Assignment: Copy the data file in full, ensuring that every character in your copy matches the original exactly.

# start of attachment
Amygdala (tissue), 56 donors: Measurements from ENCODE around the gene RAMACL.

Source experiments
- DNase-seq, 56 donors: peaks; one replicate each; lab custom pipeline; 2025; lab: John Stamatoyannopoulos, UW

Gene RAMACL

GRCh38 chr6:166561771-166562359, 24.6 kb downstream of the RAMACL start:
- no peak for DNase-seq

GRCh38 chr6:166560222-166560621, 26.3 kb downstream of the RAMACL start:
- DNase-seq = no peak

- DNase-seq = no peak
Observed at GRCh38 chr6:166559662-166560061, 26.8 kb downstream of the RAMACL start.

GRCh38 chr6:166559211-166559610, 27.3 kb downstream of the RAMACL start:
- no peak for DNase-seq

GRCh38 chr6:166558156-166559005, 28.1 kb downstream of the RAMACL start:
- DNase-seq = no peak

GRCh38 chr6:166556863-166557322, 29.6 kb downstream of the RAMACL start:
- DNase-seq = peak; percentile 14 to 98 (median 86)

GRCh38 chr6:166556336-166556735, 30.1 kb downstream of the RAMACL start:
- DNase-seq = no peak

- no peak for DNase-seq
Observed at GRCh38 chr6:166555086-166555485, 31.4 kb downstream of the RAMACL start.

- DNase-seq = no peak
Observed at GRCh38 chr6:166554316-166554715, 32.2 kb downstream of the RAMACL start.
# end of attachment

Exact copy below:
Amygdala (tissue), 56 donors: Measurements from ENCODE around the gene RAMACL.

Source experiments
- DNase-seq, 56 donors: peaks; one replicate each; lab custom pipeline; 2025; lab: John Stamatoyannopoulos, UW

Gene RAMACL

GRCh38 chr6:166561771-166562359, 24.6 kb downstream of the RAMACL start:
- no peak for DNase-seq

GRCh38 chr6:166560222-166560621, 26.3 kb downstream of the RAMACL start:
- DNase-seq = no peak

- DNase-seq = no peak
Observed at GRCh38 chr6:166559662-166560061, 26.8 kb downstream of the RAMACL start.

GRCh38 chr6:166559211-166559610, 27.3 kb downstream of the RAMACL start:
- no peak for DNase-seq

GRCh38 chr6:166558156-166559005, 28.1 kb downstream of the RAMACL start:
- DNase-seq = no peak

GRCh38 chr6:166556863-166557322, 29.6 kb downstream of the RAMACL start:
- DNase-seq = peak; percentile 14 to 98 (median 86)

GRCh38 chr6:166556336-166556735, 30.1 kb downstream of the RAMACL start:
- DNase-seq = no peak

- no peak for DNase-seq
Observed at GRCh38 chr6:166555086-166555485, 31.4 kb downstream of the RAMACL start.

- DNase-seq = no peak
Observed at GRCh38 chr6:166554316-166554715, 32.2 kb downstream of the RAMACL start.